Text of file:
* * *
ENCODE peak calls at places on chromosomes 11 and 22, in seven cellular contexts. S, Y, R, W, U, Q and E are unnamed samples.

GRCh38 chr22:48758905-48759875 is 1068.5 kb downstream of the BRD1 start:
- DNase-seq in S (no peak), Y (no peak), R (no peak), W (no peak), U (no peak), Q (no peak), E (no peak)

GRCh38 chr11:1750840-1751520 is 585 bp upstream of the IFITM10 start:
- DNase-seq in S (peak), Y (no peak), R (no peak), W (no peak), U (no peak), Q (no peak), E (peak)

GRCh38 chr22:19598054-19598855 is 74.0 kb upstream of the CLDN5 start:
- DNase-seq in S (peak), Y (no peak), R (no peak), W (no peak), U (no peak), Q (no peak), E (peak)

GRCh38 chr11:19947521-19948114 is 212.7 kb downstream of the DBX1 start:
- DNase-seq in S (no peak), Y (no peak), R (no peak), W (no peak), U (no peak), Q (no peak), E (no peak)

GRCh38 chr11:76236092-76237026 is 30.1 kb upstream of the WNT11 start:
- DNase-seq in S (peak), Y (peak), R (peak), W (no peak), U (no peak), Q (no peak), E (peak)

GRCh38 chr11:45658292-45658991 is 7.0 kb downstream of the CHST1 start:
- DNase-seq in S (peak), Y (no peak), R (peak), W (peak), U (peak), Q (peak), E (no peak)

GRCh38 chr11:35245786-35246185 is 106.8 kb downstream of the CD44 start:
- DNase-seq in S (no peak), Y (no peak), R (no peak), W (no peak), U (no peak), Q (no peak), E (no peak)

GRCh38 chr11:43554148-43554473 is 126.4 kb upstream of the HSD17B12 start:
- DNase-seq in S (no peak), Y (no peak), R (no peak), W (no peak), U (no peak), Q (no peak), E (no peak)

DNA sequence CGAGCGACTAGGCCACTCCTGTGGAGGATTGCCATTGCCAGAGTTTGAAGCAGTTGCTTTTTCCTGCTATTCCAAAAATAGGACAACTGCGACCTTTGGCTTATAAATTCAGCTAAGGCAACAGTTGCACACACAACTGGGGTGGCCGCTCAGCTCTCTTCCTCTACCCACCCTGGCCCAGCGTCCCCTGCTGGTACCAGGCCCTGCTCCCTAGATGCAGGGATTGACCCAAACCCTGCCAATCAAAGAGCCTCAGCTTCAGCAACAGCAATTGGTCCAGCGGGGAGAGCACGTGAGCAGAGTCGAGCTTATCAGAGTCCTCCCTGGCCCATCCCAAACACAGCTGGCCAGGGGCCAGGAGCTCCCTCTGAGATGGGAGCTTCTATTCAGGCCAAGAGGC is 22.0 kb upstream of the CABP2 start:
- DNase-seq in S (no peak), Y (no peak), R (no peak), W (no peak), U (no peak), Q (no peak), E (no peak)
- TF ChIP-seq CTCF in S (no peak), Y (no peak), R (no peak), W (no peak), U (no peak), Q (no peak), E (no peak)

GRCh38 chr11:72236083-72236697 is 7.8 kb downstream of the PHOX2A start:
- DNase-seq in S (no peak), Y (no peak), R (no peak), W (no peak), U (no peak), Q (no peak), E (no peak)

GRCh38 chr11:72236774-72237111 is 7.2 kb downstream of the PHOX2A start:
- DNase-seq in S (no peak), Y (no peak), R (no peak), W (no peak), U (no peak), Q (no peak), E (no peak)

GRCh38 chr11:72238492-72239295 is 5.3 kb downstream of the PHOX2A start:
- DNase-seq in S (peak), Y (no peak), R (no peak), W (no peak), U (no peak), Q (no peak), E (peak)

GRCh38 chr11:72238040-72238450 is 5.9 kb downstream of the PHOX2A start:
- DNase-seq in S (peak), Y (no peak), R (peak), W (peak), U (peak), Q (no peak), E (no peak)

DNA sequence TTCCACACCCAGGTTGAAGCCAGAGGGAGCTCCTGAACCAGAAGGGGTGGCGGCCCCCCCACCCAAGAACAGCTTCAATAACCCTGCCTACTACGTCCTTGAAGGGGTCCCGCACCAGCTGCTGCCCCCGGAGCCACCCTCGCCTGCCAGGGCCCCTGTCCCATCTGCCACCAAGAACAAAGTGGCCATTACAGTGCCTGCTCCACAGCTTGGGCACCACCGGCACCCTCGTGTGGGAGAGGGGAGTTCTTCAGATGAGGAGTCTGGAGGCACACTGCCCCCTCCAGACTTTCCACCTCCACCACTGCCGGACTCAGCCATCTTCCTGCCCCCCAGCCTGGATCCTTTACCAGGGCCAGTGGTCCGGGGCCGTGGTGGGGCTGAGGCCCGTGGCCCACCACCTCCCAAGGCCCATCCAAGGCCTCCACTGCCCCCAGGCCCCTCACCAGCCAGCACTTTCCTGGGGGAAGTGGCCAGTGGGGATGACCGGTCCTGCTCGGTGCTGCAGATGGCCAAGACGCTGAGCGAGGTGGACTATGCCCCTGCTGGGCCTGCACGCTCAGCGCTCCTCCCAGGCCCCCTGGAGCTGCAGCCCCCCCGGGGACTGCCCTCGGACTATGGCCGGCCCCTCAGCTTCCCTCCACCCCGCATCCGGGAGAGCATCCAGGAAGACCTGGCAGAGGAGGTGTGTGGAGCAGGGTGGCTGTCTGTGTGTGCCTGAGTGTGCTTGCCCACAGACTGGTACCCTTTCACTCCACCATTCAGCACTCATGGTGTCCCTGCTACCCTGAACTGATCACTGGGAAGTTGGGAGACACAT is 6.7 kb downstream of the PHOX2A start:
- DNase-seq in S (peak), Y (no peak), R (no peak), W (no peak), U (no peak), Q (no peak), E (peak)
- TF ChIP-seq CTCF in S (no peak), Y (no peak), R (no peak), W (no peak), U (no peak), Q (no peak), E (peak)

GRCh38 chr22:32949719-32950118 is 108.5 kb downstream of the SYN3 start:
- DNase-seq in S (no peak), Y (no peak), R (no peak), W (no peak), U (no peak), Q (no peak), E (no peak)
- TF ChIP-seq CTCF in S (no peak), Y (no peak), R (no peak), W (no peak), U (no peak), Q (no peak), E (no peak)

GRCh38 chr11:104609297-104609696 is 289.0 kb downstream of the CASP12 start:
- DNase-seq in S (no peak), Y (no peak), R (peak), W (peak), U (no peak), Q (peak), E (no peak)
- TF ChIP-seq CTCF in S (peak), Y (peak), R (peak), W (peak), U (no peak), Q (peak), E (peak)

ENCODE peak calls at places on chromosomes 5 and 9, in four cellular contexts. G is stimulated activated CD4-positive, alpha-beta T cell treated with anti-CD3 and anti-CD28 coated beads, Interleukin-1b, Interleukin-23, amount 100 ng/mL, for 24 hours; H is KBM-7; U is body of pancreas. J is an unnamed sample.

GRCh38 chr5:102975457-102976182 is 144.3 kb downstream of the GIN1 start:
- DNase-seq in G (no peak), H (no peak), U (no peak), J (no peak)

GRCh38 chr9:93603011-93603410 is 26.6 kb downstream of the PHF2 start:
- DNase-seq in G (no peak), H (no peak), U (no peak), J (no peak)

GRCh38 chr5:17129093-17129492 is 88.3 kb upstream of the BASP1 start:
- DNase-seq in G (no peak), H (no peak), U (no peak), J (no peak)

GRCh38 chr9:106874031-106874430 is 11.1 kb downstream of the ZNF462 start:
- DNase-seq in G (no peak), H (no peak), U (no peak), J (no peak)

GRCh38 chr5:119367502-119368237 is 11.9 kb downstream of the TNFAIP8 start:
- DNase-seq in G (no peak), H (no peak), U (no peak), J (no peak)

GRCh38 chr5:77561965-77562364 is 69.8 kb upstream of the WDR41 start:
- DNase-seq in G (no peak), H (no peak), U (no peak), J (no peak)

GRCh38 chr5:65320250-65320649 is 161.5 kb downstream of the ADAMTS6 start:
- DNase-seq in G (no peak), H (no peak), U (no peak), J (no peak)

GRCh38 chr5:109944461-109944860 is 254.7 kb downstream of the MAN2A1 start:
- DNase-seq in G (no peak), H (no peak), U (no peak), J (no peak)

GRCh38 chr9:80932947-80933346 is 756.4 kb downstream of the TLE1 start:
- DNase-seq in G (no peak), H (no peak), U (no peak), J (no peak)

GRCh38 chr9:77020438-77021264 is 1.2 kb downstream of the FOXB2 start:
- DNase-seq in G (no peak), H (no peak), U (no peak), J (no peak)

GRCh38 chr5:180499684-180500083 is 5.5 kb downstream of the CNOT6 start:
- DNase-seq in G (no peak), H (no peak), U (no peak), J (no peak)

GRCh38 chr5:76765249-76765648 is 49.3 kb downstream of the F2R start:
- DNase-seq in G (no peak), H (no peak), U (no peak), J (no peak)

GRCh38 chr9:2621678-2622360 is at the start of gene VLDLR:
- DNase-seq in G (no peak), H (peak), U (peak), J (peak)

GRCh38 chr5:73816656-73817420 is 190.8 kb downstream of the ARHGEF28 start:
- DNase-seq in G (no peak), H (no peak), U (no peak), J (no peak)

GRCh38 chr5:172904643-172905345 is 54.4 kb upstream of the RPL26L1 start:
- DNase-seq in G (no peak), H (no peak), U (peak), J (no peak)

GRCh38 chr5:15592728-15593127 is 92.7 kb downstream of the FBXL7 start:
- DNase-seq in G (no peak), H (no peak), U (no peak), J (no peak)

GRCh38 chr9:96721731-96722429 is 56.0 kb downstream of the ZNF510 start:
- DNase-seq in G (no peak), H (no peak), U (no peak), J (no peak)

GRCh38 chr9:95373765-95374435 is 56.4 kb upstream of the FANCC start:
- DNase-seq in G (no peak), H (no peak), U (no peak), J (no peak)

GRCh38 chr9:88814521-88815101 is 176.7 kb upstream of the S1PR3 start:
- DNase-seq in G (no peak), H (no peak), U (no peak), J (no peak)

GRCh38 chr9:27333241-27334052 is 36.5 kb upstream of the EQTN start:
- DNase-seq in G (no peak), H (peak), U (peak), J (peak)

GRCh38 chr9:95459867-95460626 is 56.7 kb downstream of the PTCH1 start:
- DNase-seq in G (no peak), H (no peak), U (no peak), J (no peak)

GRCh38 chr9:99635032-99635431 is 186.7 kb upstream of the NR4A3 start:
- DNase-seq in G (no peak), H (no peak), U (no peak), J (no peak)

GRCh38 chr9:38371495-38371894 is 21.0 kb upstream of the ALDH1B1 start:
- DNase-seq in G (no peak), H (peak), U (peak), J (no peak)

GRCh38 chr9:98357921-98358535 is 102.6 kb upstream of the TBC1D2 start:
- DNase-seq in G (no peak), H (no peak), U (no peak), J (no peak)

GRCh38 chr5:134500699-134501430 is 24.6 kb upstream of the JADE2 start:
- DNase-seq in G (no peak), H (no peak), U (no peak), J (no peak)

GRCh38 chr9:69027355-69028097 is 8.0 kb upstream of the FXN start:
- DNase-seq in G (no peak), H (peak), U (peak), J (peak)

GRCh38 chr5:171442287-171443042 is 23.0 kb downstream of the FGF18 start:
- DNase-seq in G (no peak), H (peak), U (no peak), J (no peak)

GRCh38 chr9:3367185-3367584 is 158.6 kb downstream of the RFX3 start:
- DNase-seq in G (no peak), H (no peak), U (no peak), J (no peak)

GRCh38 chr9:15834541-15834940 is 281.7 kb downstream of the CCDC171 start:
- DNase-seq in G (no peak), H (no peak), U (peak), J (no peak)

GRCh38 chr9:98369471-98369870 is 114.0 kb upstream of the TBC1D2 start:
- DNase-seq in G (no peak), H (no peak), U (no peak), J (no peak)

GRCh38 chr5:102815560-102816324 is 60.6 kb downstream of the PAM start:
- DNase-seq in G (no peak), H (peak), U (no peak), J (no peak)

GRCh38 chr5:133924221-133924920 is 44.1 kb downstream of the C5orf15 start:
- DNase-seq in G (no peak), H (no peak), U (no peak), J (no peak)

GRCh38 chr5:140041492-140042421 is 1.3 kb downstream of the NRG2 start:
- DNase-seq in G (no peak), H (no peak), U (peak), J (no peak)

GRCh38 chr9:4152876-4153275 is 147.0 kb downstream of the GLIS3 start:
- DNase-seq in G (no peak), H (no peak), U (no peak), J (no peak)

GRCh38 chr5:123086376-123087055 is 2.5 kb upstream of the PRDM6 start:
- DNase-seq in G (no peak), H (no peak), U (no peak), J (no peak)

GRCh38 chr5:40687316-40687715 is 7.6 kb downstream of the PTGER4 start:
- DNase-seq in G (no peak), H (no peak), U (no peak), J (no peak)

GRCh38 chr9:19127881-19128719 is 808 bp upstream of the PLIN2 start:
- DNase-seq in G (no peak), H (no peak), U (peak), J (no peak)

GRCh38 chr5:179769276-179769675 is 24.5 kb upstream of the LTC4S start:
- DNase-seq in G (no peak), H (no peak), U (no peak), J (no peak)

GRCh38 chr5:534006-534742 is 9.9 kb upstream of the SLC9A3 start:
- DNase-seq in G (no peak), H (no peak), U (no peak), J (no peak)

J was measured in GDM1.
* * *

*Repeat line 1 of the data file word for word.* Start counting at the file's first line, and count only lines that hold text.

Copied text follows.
ENCODE peak calls at places on chromosomes 11 and 22, in seven cellular contexts. S, Y, R, W, U, Q and E are unnamed samples.